Network News

X My Profile
View More Activity

Study: Recommendation letters can hinder women

By Daniel de Vise

Research from Rice University suggests that a recommendation letter can hinder, rather than help, a woman seeking a job or a promotion.

Recommendation letters tend to describe women in social or emotive terms, while they tend to portray men as active or assertive. Women are described as affectionate, helpful and kind, according to a summary of the study released by Rice. Men are described as confident, aggressive and ambitious.

Those differences can cost women a job.

Rice researchers Michelle Hebl and Randi Martin and grad student Juan Madera, now on faculty at the University of Houston, reviewed 624 letters of recommendation for 194 applicants for eight faculty positions at an unnamed university.

Then they asked faculty members to rate the letters, after removing names and personal pronouns. The readers generally gave lower marks to the female candidates, based on the adjectives invoked to describe them.

The finding "suggests that gender norm stereotypes can influence hireability ratings of applicants," Martin said in the release.

Those recommending the job candidates raised subtle doubts over the abilities of female applicants to thrive as managers. Recommendation letters for women used such phrases as, "She might make an excellent leader," while letters for men might say, "He is already an established leader."

The study, "Gender and Letters of Recommendation for Academia," was published last year in the Journal of Applied Psychology but has not been previously publicized.

"Subtle gender discrimination continues to be rampant," Hebl said. " ... [T]he seemingly innocuous choice of words can act to create disparity over time and experiences."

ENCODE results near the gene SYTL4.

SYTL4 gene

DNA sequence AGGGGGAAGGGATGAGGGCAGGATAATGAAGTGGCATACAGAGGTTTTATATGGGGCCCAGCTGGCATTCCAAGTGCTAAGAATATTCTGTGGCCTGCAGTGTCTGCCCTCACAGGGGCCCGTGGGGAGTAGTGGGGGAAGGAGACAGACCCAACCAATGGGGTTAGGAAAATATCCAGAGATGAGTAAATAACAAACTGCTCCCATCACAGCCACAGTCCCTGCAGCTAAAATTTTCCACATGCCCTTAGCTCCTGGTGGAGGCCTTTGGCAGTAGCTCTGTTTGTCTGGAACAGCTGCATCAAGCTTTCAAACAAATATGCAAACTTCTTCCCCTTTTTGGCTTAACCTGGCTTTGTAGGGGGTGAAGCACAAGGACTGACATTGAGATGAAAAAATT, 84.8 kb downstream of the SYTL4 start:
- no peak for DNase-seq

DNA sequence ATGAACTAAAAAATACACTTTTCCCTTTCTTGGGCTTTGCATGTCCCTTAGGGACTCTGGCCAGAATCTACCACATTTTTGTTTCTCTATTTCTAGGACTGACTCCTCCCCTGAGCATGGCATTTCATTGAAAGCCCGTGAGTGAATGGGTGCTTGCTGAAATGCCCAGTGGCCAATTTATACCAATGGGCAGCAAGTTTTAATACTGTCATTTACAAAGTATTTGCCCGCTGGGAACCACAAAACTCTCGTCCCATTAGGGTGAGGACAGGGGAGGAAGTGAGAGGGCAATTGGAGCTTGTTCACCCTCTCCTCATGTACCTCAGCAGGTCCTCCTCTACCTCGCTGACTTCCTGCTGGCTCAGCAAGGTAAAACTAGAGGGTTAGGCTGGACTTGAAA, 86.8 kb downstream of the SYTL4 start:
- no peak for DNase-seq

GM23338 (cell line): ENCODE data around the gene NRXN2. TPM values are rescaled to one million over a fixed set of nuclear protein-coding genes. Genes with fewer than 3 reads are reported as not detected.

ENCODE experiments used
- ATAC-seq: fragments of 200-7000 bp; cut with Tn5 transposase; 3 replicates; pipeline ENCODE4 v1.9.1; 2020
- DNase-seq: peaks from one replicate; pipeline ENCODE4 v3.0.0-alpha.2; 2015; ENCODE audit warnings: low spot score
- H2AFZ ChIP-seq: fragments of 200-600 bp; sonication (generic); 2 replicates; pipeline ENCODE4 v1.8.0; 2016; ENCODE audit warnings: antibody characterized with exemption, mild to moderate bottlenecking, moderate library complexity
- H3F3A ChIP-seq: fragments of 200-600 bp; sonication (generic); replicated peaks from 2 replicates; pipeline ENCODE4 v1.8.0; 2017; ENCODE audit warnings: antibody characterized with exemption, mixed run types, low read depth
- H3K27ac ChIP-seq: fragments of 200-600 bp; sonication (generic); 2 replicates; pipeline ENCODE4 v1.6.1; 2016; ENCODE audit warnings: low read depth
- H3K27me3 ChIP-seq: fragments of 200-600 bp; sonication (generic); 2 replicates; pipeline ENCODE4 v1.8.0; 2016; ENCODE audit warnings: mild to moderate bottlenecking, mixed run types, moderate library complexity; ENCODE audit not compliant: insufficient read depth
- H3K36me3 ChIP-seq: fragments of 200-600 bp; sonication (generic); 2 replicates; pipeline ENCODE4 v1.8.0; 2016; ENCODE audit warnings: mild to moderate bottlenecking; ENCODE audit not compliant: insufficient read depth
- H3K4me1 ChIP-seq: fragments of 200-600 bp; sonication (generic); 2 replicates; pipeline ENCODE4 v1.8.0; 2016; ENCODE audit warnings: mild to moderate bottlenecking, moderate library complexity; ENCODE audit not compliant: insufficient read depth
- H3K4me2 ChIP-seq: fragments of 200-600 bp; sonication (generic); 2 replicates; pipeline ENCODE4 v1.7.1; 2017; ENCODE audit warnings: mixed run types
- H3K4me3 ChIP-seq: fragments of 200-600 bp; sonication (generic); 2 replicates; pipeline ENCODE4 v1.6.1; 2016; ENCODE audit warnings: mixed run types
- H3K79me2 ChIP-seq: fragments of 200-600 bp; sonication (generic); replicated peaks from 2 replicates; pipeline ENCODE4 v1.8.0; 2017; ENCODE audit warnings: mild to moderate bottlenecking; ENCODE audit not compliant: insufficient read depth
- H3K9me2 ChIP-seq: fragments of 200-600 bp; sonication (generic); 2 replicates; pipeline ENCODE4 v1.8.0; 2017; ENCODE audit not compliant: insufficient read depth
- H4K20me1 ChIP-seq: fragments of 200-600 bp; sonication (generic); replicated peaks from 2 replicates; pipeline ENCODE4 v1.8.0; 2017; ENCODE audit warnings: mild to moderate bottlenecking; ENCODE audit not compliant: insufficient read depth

The study is one of the first to examine the role of the recommendation in feedling the disparity between men and women in the pipeline of faculty jobs in higher education.

Follow College Inc. on Twitter.

By Daniel de Vise  | November 10, 2010; 1:06 PM ET
Categories:  Administration, Pedagogy, Research  | Tags:  Rice study, recommendation letters Rice study, recommendation letters cost women jobs, recommendation letters hurt women, recommendations hinder women  
Save & Share:  Send E-mail   Facebook   Twitter   Digg   Yahoo Buzz   Del.icio.us   StumbleUpon   Technorati   Google Buzz   Previous: UMB inaugurates new president
Next: Bowie State provost has resigned

No comments have been posted to this entry.

Post a Comment

We encourage users to analyze, comment on and even challenge washingtonpost.com's articles, blogs, reviews and multimedia features.

User reviews and comments that include profanity or personal attacks or other inappropriate comments or material will be removed from the site. Additionally, entries that are unsigned or contain "signatures" by someone other than the actual author will be removed. Finally, we will take steps to block users who violate any of our posting standards, terms of use or privacy policies or any other policies governing this site. Please review the full rules governing commentaries and discussions.




characters remaining

 
 
RSS Feed
Subscribe to The Post

© 2010 The Washington Post Company